The Three Faces of Alison (From left to right: Analisa Peyton, Sasha Denenberg, and Angie Heim)
Alison Bechdel is a lesbian cartoonist drawing her life story. As she draws, she struggles to remember something about her father. And in her struggle she revisits her relationship with her dad through the course of her life and through the lenses of her adult eyes. Join her on this journey through the halls of memories at the Omaha Community Playhouse in Fun Home with book and lyrics by Lisa Kron and music by Jeanine Tesori based on Bechdel’s autobiographical graphic novel.
I salute Ms Bechdel for opening herself to the world with this deeply personal tale. In conjunction with Kron and Tesori, these three women have managed to create something beautifully original and eminently poignant. The story does not follow an ordinary narrative track as it weaves back and forth between the present and the past, yet it is remarkably cogent and Ms Tesori’s music makes it blossom with magic. This story is a true slice of life that is warm and witty and also raw and heartbreaking.
Roxanne Wach brings some true directorial splendor to this piece. It’s the most unique piece of staging I’ve ever seen in a production and also some of the best as it is so precisely suited to the story. Characters flit on and off the stage like living thought balloons as Adult Alison keeps a measured distance away from them as they are only her memories. Her guiding of the piece is magnificent as each of her actors give their all and immerse themselves in their characters, drawing the audience deeper into Alison’s world.
Potent performances come from Julia Ervin who plays Alison’s first love and Jennifer Gilg who plays Alison’s mother, Helen. Ms Gilg does an extraordinary job playing a woman who seems distant from her family, but is actually broken from carrying the burden of her husband’s secret. Ms Gilg is especially impressive when she reveals all to Alison in “Days”. Josh Peyton does admirable work playing the entire male ensemble altering his voice, attitude, and posture to suit each character. He also has a nice, light tenor voice which shines brightly in “Raincoat of Love”. Ryan Laughlin and Tyson Bentley provide vital energy as two of the Bechdel children and, along with Sasha Denenberg, brought the house down in the night’s best number “Come to the Fun Home”.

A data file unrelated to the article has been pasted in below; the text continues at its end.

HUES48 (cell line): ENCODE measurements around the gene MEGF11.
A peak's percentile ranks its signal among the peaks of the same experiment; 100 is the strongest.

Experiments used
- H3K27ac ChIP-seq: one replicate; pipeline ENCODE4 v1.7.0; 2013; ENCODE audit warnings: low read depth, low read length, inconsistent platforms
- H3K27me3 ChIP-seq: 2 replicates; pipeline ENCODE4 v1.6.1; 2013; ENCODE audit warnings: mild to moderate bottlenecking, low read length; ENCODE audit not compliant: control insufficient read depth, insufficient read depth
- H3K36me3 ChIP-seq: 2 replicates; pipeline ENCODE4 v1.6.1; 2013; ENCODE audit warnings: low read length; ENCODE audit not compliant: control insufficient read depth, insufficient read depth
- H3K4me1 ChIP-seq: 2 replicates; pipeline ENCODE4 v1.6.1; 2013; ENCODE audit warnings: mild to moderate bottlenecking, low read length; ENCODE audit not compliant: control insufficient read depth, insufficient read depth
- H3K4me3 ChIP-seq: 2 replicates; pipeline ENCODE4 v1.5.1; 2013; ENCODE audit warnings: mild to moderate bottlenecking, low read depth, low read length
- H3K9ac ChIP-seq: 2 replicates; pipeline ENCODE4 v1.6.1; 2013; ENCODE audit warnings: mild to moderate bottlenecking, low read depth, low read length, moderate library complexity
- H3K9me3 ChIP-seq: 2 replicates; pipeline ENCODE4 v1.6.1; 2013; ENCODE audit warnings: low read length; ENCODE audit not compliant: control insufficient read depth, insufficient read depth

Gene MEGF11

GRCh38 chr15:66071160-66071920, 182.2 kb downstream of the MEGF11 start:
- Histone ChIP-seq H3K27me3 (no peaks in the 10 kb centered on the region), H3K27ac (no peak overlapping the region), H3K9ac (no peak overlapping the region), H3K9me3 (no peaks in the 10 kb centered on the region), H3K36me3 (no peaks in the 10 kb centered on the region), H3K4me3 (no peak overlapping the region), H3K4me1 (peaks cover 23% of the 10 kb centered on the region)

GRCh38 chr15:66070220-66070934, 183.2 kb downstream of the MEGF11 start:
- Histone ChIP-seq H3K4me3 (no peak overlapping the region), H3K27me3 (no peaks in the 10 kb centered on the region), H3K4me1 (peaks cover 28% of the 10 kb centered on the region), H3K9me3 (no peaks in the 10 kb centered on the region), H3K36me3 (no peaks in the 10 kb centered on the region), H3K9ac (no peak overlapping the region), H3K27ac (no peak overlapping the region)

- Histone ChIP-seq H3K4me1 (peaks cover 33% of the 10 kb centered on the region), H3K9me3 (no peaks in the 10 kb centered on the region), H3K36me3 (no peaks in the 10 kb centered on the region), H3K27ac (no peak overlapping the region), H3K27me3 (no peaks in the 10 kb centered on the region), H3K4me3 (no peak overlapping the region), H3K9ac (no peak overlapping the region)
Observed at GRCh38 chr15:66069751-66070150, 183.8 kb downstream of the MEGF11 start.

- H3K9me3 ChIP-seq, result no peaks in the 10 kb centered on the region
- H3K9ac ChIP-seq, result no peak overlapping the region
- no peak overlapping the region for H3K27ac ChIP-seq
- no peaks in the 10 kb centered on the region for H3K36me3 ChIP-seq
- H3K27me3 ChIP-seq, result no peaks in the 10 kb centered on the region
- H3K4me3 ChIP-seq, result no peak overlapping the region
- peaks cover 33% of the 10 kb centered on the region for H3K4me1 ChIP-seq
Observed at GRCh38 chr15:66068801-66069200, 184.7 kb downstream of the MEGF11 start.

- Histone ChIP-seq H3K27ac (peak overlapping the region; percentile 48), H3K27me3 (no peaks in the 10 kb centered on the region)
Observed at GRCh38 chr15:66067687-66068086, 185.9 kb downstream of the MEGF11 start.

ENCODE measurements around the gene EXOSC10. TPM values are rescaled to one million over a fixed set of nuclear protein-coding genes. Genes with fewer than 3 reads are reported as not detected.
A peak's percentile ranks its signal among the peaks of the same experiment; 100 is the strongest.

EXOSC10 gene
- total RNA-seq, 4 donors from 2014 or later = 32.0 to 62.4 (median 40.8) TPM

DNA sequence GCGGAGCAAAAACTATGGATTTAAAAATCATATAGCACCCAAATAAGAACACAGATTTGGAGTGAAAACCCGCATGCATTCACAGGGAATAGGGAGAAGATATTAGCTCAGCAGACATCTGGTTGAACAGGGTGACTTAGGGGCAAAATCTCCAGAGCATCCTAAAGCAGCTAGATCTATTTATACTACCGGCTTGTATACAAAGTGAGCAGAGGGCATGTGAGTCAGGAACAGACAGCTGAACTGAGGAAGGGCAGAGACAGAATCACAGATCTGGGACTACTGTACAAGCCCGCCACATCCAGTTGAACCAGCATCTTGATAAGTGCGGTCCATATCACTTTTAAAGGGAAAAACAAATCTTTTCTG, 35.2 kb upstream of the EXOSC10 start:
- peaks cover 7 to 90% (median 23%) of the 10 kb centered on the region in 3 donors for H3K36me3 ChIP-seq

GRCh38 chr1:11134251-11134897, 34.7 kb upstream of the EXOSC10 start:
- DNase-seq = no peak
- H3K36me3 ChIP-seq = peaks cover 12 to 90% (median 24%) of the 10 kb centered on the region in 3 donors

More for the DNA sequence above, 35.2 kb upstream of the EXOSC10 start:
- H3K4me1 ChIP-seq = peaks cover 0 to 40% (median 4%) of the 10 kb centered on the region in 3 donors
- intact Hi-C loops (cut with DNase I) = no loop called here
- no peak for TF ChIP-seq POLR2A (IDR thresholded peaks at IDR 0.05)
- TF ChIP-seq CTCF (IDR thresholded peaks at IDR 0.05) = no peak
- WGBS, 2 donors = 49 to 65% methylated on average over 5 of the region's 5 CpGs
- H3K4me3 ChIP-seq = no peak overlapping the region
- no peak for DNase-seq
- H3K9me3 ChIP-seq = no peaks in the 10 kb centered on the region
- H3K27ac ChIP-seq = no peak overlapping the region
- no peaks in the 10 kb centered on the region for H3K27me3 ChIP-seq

Michael Trutna excels in the role of Bruce, Alison’s father. Trutna astutely shows the difficulty of being a closeted gay man in the 60s and 70s. His inability to come to grips with his orientation causes him to adopt some dangerous sexual practices. Indeed, his lack of control in this aspect of his life compels him to exercise extreme control over other aspects. His family must always look perfect. He personally restores his home to meet exacting specifications. He’s willing to talk about anything and everything as long as it deflects from himself showing how sad and alone he truly is.
Trutna also has a wonderful tenor voice and uses it to fullest effect in “Edges of the World” where he finally takes a hard and honest look at himself.